Donald Trump and probably Stephen Bannon are seeking validation rather than valid data. Trump loves big rallies because he can see lots of people cheering him. He likes fancy rented jets and big, gold-trimmed apartments in buildings he only partially owns because they are things he can see and sit in. I think he really doesn’t understand how Hillary Clinton can win when Trump has more people at his rallies.
Elections are a long game and a Trump loss will give me a new respect for the measured strategy of the GOP. However, they also need to understand that results and not promises are the way to keep conservatives. As of today, Trumps’ electoral map looks a lot like McCain’s on Election Day 2008. Ironically, on this day in 2008, McCain was within 14 Electoral Votes of beating Obama.
Note: This is final part in a series on what happened to the Breitbart name and legacy after Andrew Breitbart’s death.
Glenn Beck is the competition.
Beck created a TV network after putting it online first, something that hasn’t happened before. Beyond that, he is ready for the transition from linear television to a subscription-based online content creation and distribution. He’s already doing it. His radio show is a simulcast of video on his network The Blaze and his 5 pm show is the continuation of his 5 pm show when he was on Fox News. His website rivals other online aggregaters like Breitbart.com.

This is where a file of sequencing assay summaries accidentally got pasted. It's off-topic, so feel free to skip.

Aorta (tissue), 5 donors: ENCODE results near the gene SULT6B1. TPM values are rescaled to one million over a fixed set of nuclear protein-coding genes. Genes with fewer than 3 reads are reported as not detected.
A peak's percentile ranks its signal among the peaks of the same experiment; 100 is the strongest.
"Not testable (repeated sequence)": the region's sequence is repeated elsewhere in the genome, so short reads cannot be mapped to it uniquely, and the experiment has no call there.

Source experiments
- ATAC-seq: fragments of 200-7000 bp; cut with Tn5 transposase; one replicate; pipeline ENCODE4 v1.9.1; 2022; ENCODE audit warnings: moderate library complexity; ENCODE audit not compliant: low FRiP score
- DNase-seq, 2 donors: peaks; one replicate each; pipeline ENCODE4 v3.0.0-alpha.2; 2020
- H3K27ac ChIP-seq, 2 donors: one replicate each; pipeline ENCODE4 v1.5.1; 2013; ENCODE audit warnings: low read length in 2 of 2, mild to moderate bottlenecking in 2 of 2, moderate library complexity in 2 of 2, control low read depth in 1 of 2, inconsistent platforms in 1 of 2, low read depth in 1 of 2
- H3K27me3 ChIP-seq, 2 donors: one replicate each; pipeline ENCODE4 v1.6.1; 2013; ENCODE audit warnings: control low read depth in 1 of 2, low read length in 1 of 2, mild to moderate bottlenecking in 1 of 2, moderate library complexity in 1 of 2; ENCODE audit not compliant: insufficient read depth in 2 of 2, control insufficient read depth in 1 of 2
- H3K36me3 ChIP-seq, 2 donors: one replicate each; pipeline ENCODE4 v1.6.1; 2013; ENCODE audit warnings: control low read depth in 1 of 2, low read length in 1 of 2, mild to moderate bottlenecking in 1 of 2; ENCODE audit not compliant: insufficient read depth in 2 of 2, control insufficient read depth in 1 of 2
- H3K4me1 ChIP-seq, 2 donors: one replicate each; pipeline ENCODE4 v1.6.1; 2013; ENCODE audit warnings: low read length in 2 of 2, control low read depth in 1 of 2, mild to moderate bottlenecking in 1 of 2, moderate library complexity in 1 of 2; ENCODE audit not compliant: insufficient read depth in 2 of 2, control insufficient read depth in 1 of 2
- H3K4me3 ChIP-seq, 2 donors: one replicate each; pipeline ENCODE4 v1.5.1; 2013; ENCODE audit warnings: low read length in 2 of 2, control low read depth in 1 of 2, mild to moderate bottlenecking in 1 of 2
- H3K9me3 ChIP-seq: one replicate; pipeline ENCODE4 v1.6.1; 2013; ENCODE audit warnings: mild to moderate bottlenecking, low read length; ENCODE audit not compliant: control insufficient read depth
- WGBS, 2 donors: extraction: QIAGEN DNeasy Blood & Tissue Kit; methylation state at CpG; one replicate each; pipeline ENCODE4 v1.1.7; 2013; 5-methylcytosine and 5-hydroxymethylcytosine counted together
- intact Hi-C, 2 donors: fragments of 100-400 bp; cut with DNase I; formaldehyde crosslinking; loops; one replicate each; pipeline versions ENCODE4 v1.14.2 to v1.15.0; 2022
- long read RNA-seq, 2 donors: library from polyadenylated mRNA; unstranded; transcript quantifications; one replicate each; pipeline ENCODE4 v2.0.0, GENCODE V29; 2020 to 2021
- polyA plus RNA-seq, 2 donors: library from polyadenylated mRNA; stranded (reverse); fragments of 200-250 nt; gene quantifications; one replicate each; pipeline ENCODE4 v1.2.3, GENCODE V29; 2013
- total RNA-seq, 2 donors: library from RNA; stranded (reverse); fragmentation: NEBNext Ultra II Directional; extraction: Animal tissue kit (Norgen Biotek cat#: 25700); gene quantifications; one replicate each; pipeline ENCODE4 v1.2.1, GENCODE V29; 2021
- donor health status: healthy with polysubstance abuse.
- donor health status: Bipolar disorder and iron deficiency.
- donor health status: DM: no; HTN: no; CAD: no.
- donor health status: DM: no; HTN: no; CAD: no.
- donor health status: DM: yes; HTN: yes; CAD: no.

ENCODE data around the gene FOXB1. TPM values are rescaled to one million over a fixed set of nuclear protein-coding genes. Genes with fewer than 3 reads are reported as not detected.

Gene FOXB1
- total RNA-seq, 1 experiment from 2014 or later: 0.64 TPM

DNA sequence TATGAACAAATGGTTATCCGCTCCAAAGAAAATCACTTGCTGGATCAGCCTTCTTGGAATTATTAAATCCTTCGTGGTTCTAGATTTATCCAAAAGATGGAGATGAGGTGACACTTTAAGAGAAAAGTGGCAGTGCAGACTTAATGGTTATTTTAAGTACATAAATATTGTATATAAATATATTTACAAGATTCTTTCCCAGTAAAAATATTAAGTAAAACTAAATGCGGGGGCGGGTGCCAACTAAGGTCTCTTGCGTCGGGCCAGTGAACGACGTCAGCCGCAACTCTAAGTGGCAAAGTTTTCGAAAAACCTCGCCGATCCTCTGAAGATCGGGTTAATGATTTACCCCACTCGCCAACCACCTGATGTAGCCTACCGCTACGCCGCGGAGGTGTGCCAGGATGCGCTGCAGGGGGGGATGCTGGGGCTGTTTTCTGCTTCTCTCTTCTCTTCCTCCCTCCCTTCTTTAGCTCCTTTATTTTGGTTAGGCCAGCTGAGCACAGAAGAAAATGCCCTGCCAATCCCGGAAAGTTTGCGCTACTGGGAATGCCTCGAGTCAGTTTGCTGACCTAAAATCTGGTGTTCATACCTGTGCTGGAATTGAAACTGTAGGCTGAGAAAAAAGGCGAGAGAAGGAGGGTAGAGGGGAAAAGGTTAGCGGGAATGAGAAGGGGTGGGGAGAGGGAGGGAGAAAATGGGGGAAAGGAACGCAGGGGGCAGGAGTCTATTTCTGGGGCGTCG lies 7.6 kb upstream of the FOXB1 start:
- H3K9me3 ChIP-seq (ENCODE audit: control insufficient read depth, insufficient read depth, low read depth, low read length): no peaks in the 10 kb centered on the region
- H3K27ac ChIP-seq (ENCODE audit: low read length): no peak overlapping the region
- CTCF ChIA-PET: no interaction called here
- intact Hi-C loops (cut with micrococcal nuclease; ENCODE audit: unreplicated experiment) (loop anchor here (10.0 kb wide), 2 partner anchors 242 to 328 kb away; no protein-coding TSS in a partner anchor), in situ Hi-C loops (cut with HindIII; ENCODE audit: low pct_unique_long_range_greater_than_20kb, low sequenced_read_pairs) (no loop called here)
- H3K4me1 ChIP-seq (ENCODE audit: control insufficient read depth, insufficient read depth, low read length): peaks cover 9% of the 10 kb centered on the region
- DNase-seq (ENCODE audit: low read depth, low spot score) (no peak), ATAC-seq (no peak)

Glenn Beck was the only major “conservative” Andrew Breitbart attacked publicity. Besides making accusations toward Breitbart, Beck had hired Breitbart.tv people away for his site The Blaze in 2011. Beck himself had essentially put himself in another sphere by then by broadcasting private communications between him and Sarah Palin which subsequently ended all communication. Every couple of years, Beck predicts (promises?) some global calamity that will only be survived by perseverance and faith. I mentioned earlier a modified historical tale Beck recycled.
Over the last few years, Fox News has gone from the source of fair but conservative news to a mainstream news operation that hires increasing numbers of left-leaning personalities and upsetting more ideologues. The visionary behind the network has resigned in disgrace. Now, we have an aging Bill O’Reilly, a ridiculously biased Sean Hannity and Megyn Kelly, who has been shown to be useless outside 9 pm.
One theory is that an unholy alliance between Trump, Stephen Bannon, Robert Mercer (the only big GOP donor who wants to donate) and a rumored Roger Ailes helping with debater prep want to form a right-wing network that will push propaganda down America’s throat. This, of course, presupposes that Trump will lose.
If Trump wins, Bannon becomes the new Karl Rove (or, gulp, Valerie Jarrett) and the Mercers are the only ones Trump owes loyalty to. A Trump win will shake up the paradigm of the political campaign, even if the actual presidency may be a hot mess. The Republican Party may never be the same. Plus, Sean Hannity’s contract is up this year.